08 Jan Look Carefully at Dry Mouth: Causes and Treatment
Everyone experiences a dry mouth occasionally … nerves before a big presentation, thirst due to exercise, medications that dry your mouth and nasal passages, or illness with a fever can all result in an uncomfortably dry mouth. But when this condition becomes chronic, you can get relief with a visit to your dentist.
When you can’t produce sufficient saliva, you could be suffering from xerostomia. The reasons vary from patient to patient, so the solutions can vary as well.
Illness – Life altering illnesses like diabetes, asthma, high blood pressure, arthritis, Alzheimer’s, Parkinson’s, or depression affect your body with one side effect in common … the potential for a dry mouth. It is often not the disease as much as the medication you take to control symptoms that produce the uncomfortably dry mouth.
Medications – Decongestants or antihistamines are used to help control a runny nose or allergies. Unfortunately with dry nasal passages a dry mouth usually follows.
Saliva glands – Cancer treatments or the need to have salivary glands removed to treat a serious illness can result in the inability to produce saliva.
Dehydration – Exercise, working or playing in a hot climate, or spiking a fever can dry the mouth and body.
Tobacco use – In addition to all the other negative things we hear about smoking, a dry mouth can be another side effect of tobacco use.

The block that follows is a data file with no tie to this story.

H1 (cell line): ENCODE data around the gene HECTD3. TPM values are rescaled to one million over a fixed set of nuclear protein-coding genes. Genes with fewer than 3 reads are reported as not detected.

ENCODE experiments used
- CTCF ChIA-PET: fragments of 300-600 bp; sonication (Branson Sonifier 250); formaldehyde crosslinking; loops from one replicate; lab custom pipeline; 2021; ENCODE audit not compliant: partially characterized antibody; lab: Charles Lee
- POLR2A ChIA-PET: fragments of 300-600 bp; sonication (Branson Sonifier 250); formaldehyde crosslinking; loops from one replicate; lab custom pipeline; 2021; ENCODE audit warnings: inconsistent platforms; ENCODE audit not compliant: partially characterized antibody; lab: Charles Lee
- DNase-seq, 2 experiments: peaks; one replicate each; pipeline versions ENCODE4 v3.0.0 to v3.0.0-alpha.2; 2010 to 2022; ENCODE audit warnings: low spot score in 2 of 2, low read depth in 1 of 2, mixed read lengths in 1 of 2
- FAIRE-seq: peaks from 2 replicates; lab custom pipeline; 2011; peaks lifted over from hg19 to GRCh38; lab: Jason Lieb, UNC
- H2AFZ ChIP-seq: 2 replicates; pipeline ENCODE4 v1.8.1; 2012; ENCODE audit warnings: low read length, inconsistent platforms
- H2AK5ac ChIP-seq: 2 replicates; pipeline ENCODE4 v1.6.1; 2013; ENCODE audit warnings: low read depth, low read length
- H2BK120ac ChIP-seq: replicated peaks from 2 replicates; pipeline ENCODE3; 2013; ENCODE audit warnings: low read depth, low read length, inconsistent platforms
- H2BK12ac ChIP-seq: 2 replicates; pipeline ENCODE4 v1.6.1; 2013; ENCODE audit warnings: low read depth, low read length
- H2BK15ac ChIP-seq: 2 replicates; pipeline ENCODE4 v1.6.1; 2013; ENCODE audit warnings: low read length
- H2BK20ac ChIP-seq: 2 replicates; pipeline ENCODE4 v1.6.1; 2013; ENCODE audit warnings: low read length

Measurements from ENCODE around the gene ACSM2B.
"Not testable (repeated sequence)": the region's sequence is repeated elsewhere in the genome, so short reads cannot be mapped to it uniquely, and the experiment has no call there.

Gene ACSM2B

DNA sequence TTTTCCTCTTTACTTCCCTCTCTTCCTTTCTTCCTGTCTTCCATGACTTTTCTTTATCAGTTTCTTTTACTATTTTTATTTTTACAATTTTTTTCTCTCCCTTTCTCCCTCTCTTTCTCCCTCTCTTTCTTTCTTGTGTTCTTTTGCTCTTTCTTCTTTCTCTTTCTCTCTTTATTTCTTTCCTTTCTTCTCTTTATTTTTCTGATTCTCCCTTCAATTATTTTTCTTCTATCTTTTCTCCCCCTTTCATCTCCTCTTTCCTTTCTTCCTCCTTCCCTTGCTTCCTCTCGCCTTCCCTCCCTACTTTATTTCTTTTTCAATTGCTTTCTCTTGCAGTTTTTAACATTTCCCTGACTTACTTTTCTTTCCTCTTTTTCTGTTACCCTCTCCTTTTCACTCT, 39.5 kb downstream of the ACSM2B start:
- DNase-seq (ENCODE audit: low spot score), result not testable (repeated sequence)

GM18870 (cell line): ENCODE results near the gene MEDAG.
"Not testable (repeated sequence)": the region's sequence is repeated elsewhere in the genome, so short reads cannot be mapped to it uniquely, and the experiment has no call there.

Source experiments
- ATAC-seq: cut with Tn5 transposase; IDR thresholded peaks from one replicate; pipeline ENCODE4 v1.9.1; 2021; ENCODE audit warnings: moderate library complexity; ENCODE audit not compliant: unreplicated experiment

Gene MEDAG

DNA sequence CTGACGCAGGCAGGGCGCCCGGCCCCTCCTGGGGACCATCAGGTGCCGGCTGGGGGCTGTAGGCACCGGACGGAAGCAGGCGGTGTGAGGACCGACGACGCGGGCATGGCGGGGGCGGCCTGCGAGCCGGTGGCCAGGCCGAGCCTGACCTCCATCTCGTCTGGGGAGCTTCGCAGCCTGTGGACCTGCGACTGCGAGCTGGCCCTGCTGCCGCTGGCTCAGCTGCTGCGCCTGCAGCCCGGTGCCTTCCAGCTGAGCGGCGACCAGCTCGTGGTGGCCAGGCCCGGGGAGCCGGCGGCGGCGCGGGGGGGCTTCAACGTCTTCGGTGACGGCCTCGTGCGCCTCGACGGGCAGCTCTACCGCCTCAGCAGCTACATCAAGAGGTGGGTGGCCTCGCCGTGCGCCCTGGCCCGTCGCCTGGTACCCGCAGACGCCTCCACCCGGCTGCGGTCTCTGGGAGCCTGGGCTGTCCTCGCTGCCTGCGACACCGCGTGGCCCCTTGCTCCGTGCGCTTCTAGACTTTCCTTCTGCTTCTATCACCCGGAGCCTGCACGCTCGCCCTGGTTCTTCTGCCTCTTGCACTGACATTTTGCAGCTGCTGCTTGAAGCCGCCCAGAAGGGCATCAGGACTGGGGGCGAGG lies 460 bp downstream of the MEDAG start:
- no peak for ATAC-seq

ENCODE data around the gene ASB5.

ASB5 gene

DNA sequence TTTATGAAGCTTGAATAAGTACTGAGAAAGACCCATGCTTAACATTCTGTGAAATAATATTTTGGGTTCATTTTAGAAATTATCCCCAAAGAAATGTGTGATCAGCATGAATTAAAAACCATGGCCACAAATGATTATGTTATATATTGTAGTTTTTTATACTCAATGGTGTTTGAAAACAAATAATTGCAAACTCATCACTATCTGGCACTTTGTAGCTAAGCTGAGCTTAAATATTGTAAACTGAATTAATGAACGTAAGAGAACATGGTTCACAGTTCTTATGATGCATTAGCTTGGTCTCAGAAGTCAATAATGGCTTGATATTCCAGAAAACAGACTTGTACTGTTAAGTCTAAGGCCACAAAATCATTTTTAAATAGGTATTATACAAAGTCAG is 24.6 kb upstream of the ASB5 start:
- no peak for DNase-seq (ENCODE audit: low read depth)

A dry mouth can be uncomfortable, but when this condition is more than just a temporary nuisance, you can experience problems like mouth sores, cracked and bleeding lips, sore throat and hoarseness, and have difficulty chewing or swallowing.
Your dental health can be at risk as well. The chances of developing gum disease and dental decay are increased when the body does not produce sufficient saliva to keep the mouth properly flushed to remove bacteria on an on-going basis.
Some temporary, common sense solutions are to make sure you are drinking enough water (caffeinated drinks will exasperate the problem so they should be avoided or limited); suck on or chew sugar free gum/candy; or use a saliva substitute recommended by your dental provider.
Our team at Friendly Dental Care can provide the information to ease your symptoms and bring relief. An adjustment to current medications might be a solution. Keeping teeth brushed with a fluoridated tooth paste is recommended along with using an oral rinse. For more information, call 740-687-6105 and schedule your visit today.